Thu, Dec 14, 2006 - Page 3 News List

Taiwan Quick Take


■ Education
Corporal punishment banned

The Legislative Yuan passed an amendment to the Education Basic Law (教育基本法) on Tuesday, banning any form of corporal punishment in schools and making Taiwan the 109th country in the world to protect students with formal legislation. The Humanistic Education Foundation -- the prime mover behind the legislation -- welcomed the news after lawmakers passed the amendment following a third reading. According to a spokesman for the foundation, the amended law will benefit the nation's 5.3 million students. He said that all students are entitled to the right not to be subjected to physical punishment, be they in public or private kindergartens, elementary schools, high schools, colleges or any other educational institutions.

■ Politics

Shaw changes hospitals

The wife of Taichung Mayor Jason Hu (胡志強) was moved to a hospital in Taichung yesterday due to her improved condition. After spending 26 days at Chi Mei Medical Center in Tainan County, Shaw Hsiao-ling (邵曉鈴) was transported to China Medical University Hospital in Taichung. Before her departure, Hu thanked Chi Mei Medical Center for accomplishing a "mission impossible" and gave the hospital superintendent, who was also a high-school classmate, Chan Chi-shean (詹啟賢), a big hug. Hu told reporters that an expert who had helped built dinosaur models for the movie Jurassic Park had offered to help make an artificial arm for his wife, to replace her amputated left arm. "I hope it does not turn out to be a dinosaur's arm," Hu said jokingly, drawing laughter from reporters.

■ Transport

MOTC to rule on `accident'

Vice Minister of Transportation and Communications Ho Nuan-hsuen (何煖軒) said yesterday that the transportation ministry would decide tomorrow whether an incident that occurred last Tuesday in Tsoying (左營) could be defined as an "accident." Last month, the ministry's inspectors committee required that the Taiwan High Speed Rail Corp must turn in an accident-free record for at least a month before they could be issued an operational permit. However, two accidents have already occurred since the announcement. Last Tuesday, one of the points on railway tracks was found to be split open for reasons unknown. Ho said at the legislature's Transportation Committee that the ministry would defer to the judgment of the inspectors committee. Inspectors would also determine whether test runs should start from scratch, he added.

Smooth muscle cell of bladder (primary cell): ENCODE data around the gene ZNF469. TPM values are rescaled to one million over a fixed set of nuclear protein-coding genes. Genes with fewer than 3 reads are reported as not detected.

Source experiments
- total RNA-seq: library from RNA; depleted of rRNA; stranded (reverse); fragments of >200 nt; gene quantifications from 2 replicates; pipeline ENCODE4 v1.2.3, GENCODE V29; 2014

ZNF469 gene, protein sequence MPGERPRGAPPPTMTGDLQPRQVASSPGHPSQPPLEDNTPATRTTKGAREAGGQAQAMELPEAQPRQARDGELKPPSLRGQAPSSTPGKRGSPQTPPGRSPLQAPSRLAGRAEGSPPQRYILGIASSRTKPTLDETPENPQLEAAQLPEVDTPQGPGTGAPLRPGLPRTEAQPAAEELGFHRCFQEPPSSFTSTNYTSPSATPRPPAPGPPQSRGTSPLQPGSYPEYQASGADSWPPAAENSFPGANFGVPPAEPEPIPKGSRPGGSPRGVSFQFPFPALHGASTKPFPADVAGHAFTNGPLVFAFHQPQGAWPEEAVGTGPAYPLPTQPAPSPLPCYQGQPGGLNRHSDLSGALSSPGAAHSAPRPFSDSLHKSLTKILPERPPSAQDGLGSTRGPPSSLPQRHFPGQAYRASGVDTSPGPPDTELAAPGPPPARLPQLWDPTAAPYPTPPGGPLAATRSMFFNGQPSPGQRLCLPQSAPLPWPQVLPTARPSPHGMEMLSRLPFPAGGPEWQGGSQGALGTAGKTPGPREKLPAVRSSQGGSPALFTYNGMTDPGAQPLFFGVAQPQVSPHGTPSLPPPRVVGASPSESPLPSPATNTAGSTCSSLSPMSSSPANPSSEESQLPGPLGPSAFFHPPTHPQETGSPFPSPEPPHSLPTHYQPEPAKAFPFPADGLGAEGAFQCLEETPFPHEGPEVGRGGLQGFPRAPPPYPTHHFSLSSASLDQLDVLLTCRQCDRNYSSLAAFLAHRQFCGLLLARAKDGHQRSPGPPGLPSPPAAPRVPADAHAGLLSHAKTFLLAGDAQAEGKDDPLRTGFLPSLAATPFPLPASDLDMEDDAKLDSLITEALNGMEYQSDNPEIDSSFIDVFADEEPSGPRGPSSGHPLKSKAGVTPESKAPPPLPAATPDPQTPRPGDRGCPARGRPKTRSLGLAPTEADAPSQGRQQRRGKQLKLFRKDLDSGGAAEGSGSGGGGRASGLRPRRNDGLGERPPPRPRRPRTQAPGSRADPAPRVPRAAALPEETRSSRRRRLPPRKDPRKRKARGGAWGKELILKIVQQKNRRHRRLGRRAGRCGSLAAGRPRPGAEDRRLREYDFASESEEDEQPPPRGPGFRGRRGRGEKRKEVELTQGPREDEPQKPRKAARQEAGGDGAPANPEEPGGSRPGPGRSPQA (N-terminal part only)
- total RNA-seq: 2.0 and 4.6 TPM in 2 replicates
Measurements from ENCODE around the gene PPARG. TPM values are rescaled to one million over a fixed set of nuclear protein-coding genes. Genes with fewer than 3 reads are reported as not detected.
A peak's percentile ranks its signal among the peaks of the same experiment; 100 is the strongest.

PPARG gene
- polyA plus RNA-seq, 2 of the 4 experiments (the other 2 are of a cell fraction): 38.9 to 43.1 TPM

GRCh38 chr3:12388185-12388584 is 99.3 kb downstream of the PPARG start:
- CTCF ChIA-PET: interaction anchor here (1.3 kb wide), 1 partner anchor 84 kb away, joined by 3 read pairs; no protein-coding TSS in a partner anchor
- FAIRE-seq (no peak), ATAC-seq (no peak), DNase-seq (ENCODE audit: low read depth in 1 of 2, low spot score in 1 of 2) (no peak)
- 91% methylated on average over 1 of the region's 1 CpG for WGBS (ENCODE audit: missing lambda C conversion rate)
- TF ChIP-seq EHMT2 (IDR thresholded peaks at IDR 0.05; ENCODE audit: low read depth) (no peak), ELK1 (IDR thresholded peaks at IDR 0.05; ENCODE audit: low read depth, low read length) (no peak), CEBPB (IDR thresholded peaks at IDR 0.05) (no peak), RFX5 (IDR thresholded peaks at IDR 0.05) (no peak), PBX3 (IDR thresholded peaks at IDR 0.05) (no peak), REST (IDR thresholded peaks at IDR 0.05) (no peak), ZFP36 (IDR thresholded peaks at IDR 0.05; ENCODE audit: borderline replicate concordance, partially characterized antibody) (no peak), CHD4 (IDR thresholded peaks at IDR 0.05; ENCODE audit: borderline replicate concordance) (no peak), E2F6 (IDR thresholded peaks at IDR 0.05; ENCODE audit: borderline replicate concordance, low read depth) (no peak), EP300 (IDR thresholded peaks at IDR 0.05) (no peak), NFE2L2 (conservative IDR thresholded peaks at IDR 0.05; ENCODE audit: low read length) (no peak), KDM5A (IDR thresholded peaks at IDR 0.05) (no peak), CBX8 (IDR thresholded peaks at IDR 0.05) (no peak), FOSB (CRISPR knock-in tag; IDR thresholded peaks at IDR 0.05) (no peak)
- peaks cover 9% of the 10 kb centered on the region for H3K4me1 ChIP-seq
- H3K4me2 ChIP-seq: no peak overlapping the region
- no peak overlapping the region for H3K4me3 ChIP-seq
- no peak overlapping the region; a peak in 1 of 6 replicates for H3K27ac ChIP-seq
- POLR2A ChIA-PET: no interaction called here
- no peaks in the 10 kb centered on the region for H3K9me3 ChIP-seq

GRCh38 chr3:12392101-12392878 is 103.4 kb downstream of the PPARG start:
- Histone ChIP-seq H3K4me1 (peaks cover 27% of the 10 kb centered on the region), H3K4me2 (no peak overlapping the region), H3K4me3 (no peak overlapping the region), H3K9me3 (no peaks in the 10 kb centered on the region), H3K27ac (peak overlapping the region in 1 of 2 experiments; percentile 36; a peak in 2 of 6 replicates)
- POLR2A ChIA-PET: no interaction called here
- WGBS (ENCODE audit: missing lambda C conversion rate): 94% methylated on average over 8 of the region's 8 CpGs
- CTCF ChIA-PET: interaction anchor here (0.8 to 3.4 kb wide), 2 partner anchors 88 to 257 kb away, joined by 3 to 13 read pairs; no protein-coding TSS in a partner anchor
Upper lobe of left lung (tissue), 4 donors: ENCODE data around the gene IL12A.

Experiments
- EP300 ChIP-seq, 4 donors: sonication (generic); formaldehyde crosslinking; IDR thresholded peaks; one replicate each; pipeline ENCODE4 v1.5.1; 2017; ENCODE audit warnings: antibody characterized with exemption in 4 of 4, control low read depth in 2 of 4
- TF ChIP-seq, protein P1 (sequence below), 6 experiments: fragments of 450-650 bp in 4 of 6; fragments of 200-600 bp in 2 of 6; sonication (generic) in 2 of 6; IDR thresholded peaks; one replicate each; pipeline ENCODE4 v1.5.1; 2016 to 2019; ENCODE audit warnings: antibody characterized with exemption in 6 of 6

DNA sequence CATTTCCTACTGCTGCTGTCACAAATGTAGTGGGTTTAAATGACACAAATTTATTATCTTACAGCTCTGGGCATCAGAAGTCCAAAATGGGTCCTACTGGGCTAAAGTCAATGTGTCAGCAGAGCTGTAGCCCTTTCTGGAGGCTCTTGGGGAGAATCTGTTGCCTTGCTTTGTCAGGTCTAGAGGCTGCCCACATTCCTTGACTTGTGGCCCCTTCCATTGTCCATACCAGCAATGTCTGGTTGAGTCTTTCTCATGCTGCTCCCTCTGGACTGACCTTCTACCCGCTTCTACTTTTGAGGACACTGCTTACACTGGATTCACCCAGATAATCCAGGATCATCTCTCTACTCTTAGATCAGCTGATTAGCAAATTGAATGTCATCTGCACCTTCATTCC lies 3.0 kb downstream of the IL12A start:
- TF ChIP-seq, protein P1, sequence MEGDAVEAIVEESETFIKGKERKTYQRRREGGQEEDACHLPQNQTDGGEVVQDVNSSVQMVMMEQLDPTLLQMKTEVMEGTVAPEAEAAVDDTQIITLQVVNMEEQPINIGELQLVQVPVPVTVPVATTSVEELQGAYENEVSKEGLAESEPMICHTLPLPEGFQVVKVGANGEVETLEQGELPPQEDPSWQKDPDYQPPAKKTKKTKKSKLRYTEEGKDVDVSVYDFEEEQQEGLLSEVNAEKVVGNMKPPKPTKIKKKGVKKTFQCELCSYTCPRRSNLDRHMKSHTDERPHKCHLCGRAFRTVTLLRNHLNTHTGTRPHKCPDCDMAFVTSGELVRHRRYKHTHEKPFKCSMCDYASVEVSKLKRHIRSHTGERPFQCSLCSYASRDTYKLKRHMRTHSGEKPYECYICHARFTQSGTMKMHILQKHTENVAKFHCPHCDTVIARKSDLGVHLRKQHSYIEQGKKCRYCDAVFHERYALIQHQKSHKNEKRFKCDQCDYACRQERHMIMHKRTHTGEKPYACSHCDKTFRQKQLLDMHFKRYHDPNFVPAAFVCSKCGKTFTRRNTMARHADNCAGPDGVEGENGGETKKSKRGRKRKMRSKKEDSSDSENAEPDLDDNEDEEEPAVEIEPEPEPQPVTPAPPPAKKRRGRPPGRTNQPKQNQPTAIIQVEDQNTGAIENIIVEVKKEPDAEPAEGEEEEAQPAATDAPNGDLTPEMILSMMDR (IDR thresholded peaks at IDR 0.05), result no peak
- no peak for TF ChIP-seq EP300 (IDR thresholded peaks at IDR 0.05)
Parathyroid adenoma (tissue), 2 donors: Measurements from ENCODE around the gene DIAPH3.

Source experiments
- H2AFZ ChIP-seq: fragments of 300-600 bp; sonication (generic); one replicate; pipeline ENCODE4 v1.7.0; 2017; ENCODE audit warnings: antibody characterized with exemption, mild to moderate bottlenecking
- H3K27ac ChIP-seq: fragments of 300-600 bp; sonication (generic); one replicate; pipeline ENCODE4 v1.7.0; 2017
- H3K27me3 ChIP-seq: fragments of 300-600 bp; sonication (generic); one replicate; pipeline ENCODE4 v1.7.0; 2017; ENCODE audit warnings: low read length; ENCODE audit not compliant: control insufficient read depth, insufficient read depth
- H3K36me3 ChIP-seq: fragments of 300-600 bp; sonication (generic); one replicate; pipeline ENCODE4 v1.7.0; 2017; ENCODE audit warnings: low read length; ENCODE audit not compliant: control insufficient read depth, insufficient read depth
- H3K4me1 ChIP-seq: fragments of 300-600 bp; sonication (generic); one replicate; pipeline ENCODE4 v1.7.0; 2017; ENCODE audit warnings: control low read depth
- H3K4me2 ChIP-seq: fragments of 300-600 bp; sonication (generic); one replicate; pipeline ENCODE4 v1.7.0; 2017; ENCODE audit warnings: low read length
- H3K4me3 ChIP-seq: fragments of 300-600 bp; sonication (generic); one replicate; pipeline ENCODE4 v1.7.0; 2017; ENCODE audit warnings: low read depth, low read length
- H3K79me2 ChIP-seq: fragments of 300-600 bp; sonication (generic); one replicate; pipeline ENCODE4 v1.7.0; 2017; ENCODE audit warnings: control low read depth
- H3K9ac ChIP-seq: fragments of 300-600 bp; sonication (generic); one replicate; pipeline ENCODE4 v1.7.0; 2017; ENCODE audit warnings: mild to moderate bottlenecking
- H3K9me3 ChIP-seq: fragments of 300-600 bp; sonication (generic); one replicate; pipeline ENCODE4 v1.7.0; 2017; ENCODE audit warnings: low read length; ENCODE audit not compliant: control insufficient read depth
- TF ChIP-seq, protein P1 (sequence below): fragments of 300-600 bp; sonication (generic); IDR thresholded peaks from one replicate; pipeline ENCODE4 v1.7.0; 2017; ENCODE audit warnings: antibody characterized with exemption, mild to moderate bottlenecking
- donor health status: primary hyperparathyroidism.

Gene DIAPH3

■ Education

Test results released

The Ministry of Education released the results of its first test to certify Chinese language instructors yesterday. Last month, some 2,000 aspiring Chinese teachers took the examination, which consists of five sections to evaluate examinees' grasp of Mandarin, as well as pedagogical skills, local media said. The ministry announced in a press release yesterday that just 72 examinees had passed all five sections. The ministry will confer three-year teaching certificates to the 72 successful examinees later this month, allowing them to market themselves as officially accredited Chinese language instructors, the release said, adding that certified teachers will need to renew their accreditation every three years.

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